For more complex data, you can include external JSON or text files. But you can stop struggling with JSON syntax, escaped quotes, and the like, just to express simple request data. There’s a natural progression of complexity, allowing HTTPie to handle one advanced field (say, an array) while maintaining a simple command line syntax. Refer to the JSON fields documentation for guidance on these approachable details.

Use natural API-native commands

Nothing against the other command line request tools, but they weren’t built for APIs. Some of these CLI relics have been around almost as long as the Web itself. In an effort to support every protocol, data format, and usage pattern, they can make it difficult to accomplish the everyday tasks of API developers. HTTPie was built alongside modern API development to be a natural extension of your work.

JSON as a first-class citizen is certainly an API-native choice. In addition, HTTPie pays homage to the primary protocol used to access APIs—HTTP. The interface design of many HTTPie commands mimic the underlying HTTP requests.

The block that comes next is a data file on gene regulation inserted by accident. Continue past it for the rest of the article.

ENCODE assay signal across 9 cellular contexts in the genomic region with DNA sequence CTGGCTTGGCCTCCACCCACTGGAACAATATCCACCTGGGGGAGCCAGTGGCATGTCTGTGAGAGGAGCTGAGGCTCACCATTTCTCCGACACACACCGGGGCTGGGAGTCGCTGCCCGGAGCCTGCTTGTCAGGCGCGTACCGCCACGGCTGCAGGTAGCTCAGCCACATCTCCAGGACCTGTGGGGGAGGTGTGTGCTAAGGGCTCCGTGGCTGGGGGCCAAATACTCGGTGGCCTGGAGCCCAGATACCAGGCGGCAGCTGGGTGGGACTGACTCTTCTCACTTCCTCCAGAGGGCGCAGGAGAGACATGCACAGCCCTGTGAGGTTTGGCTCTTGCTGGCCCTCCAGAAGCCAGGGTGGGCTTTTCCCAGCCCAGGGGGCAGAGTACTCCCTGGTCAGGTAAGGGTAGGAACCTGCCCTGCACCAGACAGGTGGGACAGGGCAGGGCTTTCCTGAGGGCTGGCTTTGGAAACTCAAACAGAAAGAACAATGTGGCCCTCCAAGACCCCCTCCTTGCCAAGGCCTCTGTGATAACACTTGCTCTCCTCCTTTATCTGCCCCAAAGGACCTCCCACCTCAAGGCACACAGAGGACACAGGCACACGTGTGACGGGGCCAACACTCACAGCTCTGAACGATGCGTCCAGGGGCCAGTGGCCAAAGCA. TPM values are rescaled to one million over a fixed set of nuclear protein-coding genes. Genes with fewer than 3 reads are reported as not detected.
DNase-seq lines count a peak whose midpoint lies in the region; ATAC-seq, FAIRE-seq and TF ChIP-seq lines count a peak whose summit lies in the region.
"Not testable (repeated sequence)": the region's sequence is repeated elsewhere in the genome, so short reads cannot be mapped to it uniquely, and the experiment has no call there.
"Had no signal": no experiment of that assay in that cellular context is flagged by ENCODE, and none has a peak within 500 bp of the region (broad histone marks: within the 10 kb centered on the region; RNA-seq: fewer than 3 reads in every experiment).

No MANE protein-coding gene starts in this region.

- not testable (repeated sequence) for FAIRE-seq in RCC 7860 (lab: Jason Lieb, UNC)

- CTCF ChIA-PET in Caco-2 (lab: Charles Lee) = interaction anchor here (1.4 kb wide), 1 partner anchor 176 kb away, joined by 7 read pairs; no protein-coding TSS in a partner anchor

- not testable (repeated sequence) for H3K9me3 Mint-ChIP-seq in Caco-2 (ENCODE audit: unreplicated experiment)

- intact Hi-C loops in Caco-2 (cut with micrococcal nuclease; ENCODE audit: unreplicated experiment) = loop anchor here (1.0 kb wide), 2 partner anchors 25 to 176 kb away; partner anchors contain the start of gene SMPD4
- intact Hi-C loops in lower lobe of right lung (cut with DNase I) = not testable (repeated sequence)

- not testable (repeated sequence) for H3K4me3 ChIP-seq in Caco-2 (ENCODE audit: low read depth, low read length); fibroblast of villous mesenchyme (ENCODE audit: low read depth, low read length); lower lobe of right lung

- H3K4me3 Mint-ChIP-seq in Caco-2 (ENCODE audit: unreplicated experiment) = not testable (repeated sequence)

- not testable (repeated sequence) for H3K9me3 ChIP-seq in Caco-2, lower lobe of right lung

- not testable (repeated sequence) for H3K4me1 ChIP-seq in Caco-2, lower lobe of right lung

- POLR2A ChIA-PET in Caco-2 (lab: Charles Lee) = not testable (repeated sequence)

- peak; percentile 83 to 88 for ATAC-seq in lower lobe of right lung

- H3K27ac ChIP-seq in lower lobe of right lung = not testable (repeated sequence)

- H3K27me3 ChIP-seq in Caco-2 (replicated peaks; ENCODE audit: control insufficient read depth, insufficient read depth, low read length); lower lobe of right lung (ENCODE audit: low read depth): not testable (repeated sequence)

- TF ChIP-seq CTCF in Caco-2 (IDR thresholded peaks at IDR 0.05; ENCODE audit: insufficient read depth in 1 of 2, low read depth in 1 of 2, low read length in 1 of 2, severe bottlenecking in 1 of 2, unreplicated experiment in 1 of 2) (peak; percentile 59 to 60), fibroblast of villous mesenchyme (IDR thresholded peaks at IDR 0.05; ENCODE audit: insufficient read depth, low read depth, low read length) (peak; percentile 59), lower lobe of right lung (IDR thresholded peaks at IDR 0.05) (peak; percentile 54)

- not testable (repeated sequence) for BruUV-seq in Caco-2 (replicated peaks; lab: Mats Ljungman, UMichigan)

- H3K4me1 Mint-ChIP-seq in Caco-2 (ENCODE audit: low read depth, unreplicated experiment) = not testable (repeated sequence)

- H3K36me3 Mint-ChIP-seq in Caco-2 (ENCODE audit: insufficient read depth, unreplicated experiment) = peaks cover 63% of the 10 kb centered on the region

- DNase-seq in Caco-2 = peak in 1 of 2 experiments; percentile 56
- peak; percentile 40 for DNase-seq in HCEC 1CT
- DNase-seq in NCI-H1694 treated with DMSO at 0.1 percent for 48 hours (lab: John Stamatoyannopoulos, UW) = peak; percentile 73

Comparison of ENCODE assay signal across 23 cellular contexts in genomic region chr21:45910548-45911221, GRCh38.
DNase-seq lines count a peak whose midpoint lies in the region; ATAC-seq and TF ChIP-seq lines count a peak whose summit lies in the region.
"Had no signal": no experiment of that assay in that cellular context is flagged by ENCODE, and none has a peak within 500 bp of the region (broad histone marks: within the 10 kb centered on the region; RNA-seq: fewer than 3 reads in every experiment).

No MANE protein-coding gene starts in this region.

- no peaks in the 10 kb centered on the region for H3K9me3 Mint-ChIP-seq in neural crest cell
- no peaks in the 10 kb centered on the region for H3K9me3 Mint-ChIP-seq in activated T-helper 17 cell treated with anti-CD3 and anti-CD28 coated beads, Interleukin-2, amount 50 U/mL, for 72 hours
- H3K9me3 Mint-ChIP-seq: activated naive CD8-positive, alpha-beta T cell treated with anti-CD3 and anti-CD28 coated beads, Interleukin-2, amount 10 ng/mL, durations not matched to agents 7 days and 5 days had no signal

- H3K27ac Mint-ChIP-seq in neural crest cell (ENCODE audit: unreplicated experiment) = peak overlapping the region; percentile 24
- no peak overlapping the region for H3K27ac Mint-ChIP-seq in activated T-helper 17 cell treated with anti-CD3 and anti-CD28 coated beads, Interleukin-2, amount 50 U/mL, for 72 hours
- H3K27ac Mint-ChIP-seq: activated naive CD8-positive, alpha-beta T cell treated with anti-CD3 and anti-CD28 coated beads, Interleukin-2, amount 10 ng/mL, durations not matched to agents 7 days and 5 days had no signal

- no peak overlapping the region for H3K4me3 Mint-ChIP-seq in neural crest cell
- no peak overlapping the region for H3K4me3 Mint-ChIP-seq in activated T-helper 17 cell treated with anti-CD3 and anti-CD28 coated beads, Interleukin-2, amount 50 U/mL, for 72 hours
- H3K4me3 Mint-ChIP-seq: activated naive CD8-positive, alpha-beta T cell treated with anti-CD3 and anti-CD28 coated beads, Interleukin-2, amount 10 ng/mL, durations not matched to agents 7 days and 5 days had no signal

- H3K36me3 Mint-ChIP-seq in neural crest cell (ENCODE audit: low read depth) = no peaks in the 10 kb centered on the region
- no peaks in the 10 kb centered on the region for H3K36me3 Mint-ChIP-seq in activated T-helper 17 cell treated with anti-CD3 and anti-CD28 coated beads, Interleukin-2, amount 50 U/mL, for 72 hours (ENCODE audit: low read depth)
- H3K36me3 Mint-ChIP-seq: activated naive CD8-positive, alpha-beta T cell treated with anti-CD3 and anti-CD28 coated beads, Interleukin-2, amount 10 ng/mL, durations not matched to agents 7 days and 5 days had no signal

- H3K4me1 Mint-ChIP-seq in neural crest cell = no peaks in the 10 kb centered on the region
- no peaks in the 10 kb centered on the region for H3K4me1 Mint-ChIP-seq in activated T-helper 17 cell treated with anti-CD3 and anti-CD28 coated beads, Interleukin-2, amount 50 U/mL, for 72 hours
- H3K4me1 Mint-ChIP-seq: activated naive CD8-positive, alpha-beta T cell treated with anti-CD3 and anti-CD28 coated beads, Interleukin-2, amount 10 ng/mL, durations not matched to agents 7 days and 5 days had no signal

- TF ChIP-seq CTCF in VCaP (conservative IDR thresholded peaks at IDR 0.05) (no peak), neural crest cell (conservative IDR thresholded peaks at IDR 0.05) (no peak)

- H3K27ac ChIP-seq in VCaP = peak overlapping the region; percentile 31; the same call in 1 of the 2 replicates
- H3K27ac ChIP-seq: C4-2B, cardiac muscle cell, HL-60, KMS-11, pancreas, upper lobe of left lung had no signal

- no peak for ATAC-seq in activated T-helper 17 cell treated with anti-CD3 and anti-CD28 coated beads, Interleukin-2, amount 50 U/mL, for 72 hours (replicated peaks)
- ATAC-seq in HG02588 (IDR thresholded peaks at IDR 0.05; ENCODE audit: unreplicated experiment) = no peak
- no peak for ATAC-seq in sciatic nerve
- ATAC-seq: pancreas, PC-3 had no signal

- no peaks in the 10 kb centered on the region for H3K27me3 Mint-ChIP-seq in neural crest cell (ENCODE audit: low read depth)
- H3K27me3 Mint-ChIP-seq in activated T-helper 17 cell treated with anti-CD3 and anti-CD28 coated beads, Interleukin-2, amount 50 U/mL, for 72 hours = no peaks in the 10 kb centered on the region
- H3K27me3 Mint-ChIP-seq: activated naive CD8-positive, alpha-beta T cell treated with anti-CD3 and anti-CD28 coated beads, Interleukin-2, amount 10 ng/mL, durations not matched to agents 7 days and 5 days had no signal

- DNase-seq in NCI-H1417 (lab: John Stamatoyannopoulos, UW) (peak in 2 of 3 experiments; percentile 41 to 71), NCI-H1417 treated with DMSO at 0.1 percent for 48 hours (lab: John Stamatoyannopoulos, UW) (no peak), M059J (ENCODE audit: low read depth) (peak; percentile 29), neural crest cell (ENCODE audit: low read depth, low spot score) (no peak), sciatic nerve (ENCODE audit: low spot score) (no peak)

For example, this command:

$ http POST \
    X-API-Key:123 \
    User-Agent:Bacon/1.0 \
    name=Jason year:=2001

Will be sent via HTTP as the following:

POST /post HTTP/1.1
X-API-Key: 123
User-Agent: Bacon/1.0
Content-Type: application/json

    "name": "Jason",
    "year": 2001

Request headers are communicated almost identically, without the need for special command flags. This simplicity is made possible by a minimal DSL for request items that flows naturally. The : for headers comes from HTTP, as does = for data. In fact, the power of the syntax is clear with a simple tweak to a commend: add a -f flag and the exact same data fields will be sent form-encoded:

POST /post HTTP/1.1
X-API-Key: 123
User-Agent: Bacon/1.0
Content-Type: application/x-www-form-urlencoded


If you want to see how these HTTP calls look without making live calls, you can enter --offline mode. Rather than send a request to the host, HTTPie prints it to stdout.

Offline mode is a great way to see some of the other implicit choices HTTPie makes:

The natural syntax keeps your head in your API development and your eyes out of man pages. That lets you focus on the bigger issues, like getting API authentication to work.